Carmel Magazine

CM Winter 2016 Issue

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Page 177 of 227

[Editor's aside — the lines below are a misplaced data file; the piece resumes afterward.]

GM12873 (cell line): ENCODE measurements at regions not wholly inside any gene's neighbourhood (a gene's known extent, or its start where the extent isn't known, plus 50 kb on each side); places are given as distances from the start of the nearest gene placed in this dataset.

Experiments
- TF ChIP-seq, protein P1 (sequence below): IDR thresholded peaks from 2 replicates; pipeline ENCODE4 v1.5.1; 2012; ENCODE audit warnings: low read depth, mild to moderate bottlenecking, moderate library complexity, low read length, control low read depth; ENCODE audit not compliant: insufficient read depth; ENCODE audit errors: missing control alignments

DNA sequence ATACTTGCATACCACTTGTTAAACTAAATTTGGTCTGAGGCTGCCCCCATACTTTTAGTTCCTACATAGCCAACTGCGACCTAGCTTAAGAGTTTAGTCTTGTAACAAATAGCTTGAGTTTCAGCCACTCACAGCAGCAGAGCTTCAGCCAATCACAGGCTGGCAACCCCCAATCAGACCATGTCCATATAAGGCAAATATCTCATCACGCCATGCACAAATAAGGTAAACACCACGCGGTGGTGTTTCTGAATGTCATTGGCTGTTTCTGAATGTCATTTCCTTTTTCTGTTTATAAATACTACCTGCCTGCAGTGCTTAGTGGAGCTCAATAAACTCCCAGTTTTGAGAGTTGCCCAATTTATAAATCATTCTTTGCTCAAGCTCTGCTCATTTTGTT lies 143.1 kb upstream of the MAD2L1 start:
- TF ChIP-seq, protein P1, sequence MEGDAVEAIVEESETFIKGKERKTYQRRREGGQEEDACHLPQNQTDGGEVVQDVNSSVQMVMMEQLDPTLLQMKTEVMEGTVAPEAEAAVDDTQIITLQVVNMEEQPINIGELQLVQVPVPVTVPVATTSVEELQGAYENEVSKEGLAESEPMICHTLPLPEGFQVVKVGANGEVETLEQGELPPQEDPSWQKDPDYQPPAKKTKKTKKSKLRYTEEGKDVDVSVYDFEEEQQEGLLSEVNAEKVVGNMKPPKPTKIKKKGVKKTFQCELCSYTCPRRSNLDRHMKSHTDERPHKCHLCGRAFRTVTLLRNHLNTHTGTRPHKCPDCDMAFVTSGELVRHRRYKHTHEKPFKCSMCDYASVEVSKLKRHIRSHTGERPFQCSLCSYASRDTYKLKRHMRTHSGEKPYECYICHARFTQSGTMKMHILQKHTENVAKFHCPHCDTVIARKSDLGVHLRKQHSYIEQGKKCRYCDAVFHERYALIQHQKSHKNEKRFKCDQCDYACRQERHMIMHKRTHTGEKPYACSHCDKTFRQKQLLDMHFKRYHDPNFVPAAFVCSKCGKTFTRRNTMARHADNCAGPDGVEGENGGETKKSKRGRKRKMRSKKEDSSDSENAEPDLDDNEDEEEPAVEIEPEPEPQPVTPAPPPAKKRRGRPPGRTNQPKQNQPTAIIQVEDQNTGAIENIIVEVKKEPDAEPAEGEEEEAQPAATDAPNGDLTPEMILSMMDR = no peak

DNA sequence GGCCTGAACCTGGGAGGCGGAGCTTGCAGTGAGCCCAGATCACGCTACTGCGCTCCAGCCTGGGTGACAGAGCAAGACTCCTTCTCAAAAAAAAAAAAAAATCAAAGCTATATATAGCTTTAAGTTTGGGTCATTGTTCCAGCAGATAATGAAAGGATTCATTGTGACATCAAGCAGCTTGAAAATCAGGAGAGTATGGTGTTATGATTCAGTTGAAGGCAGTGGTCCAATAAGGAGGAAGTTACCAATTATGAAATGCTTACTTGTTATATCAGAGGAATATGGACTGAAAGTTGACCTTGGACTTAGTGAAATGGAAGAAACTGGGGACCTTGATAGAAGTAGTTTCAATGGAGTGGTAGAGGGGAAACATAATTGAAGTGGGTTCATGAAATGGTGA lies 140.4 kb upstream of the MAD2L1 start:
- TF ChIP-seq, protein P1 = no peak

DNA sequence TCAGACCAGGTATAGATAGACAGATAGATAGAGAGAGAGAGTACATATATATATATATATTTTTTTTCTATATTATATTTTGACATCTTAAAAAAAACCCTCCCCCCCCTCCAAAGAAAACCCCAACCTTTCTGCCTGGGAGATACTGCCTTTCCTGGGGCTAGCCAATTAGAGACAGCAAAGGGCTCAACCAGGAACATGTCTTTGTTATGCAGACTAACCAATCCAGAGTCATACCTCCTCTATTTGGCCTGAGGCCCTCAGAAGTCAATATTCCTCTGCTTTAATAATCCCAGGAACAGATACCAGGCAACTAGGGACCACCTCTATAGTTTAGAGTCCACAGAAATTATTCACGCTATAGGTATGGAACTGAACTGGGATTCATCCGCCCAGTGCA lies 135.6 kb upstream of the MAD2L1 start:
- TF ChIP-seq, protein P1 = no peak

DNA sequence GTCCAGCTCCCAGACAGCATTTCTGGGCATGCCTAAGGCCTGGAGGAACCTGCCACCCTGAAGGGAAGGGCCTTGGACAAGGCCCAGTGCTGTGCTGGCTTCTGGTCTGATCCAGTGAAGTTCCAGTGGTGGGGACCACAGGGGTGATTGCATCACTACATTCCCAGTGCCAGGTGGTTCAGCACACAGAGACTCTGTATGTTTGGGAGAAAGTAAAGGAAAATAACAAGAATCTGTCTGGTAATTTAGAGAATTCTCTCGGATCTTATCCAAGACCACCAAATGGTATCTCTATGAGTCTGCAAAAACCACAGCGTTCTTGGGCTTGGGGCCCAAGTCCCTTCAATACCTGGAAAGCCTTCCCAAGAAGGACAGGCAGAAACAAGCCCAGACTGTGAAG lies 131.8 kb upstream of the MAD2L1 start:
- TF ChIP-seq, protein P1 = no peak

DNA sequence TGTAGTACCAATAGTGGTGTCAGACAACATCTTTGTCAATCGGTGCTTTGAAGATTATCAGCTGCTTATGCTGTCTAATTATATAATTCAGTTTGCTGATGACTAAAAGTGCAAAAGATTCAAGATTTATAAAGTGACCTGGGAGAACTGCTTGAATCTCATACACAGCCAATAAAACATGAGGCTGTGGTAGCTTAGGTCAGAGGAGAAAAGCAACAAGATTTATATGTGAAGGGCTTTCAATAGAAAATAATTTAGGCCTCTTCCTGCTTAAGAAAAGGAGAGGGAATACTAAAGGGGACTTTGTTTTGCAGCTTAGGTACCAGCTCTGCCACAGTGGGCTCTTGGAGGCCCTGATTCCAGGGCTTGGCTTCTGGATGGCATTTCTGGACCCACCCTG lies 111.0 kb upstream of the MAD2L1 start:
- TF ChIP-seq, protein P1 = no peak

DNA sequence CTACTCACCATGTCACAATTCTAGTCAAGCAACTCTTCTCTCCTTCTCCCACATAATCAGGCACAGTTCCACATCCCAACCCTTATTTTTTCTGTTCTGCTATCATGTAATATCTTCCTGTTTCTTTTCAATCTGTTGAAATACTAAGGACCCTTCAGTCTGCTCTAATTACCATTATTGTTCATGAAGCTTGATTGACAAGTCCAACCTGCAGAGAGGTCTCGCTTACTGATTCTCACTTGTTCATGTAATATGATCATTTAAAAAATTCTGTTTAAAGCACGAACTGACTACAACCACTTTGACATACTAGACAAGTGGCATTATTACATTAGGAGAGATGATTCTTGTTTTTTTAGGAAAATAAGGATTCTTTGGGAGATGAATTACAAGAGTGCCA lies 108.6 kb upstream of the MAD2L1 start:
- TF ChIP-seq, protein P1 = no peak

way we live. Examples include the personal computer, the smartphone, email and social net- working. "The projects I decide to work on have to be disruptive," he says, "or I'm not interested." These days, he's interested in a breakthrough oven technology. The device works by quickly discharging high current from an energy storage device—like filling a reservoir with a garden hose and emptying it with a fire hose. Its per- formance is astonishing. "It could make toast in 10 seconds, cook bacon in 20 seconds, a pizza in one minute and hot water instantly," De Luca says. "Your kitchen would be run on very high— but very safe—power. I'm talking thousands of amps but low voltage, 10 times the power you get from your wall outlet. It's also efficient because there's no preheating involved." The technology has applications outside the kitchen. De Luca Oven Technologies (DOT) recently inked a joint venture agreement with Rapid Radiant Technologies of Groton, Connecticut, to develop the oven for high speed curing of adhe- sives, phenolic resins, paints and coatings. A visit to De Luca's workshop affords an up- close look at how a new technology is brought to market. Just past the thin veneer of a sleekly designed office space up front, the real business end is revealed: a warehouse-sized lab filled with all manner of tools, computers, arcane machines and devices. Occasional flames, explosions and bright flashes of light erupt—all part of the process. Lest one think that inventing is a soli- tary endeavor, it's worth noting that America's most famous inventor, Thomas Edison, employed more than 200 machinists, scientists, craftsmen and laborers at his West Orange, New Jersey, laboratory. While not on that scale, DOT is a team of 15 people focused on De Luca's vision. In the lab, they include a pair each of PhDs, mechanical engineers and electrical engineers plus four technicians. "Inventing is a people business," DeLuca says, "I have to be connected to our investors, business leaders, customers, vendors, sales and marketing teams, legal and patent experts, our engineering and science partners, my team, and the community." Currently, De Luca's oven technology is in a later stage of development; to date, his team has been working on it for 8 years. There are new ideas, new "better ways" occurring to him con- stantly. He's in no hurry. "All of my projects have been 10 to 15 years ahead of the market," he says. "I believe that if a person can imagine it, it will happen," he says. For more info on De Luca Oven Technologies, visit Dr. Koichi Sato diagnoses the circuit board of a new technology under development. 176 C A R M E L M A G A Z I N E • W I N T E R 2 0 1 6 Part of De Luca Oven Technologies' team, at the firm's Sand City facility: Leo Cachu, Technician; Greg Weisenfeld, Mechanical Engineer; Andrew Perkins, Mechanical Engineer; Nicholas De Luca, Inventor; Dr. Koichi Sato, Computer Scientist; Kyle Inouye, Quality Assurance.

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